QB2C has been around for along time. QB2C is a Quickbasic to C translator. So you can take the Old BASIC source and translate it to C for recompiling. For low end machines such as embedded system this can be a boon for not having to reinvent the wheel. Just put it on my Cisco NSLU2. Of course you have to compile the source code on the unit. That took a while but the working programs seem fast enough. There are some quirks as it is not perfect, so you may have to massage some C code for it to work.

     $ cat /proc/cpuinfo
    Processor    : XScale-IXP42x Family rev 1 (v5l)
    BogoMIPS    : 266.24
    Features    : swp half thumb fastmult edsp
    CPU implementer    : 0x69
    CPU architecture: 5TE
    CPU variant    : 0x0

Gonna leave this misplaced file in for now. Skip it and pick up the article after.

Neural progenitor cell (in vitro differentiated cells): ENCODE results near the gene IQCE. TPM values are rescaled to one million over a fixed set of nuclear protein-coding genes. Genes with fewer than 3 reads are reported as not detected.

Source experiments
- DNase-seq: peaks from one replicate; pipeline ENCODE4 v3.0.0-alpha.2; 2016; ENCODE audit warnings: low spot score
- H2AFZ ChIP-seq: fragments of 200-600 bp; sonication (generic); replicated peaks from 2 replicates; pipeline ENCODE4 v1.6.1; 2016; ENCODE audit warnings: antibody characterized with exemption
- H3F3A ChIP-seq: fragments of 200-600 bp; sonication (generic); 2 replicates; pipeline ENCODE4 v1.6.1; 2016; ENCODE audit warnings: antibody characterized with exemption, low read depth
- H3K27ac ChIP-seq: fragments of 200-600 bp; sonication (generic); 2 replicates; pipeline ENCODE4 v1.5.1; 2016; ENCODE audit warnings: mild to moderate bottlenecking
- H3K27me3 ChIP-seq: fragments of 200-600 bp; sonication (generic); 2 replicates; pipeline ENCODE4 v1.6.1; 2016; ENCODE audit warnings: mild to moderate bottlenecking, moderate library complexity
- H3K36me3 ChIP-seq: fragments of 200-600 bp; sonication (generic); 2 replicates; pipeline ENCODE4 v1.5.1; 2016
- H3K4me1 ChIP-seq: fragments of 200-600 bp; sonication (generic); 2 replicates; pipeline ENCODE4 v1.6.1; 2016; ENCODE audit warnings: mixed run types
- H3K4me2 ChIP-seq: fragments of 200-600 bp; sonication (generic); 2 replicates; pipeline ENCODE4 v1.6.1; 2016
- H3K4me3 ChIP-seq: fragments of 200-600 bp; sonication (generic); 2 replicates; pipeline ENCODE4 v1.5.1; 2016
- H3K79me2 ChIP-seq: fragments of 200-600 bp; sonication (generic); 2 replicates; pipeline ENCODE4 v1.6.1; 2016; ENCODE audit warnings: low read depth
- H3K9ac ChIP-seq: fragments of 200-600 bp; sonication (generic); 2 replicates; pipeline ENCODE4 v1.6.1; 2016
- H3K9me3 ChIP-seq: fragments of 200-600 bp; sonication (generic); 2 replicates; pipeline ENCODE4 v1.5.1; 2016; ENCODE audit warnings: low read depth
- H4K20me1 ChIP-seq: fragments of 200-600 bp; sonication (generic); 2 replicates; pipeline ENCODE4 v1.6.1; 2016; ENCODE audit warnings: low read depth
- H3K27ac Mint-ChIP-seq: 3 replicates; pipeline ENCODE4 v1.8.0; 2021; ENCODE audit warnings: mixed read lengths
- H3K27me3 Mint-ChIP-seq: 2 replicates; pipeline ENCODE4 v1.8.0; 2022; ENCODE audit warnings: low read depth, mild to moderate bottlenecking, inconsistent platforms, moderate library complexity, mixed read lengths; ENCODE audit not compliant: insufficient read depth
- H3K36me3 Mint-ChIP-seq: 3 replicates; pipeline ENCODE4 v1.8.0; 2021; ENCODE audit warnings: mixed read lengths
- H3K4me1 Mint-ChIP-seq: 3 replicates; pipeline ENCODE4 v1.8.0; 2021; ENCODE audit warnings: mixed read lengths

CPU part    : 0x41f
    CPU revision    : 1

    Hardware    : Linksys NSLU2

    But there can be some other advantages. One such advantage is that you can learn C code by comparing the original BASIC code to the resulting C code. Take for example your traditional helloworld program and compare it to the resulting C code.

    PRINT "Hello, World!"

    $ ./qb2c test.bas test.c
    qb2c: translating  test.bas  -->  test.c
    Translation done in 0 sec.
    $  cat test.c
    #include <stdio.h>
    #include <string.h>
    #include <stddef.h>
    #include <stdlib.h>
    #include <ctype.h>

    /* This file was generated by QuickBasic to C translator */
    /* qb2c  ver.3.2k 29.Mar.1999 Free version.                            */

    #define LMAX 1024

    /* Function declarations */

    /* Shared variables and arrays declarations */

    /* Open files pointers */
    main()
    {
     printf("%s\n","Hello, World!");
    } /* End of MAIN */

    Despite the extra code:

    PRINT "Hello, World!"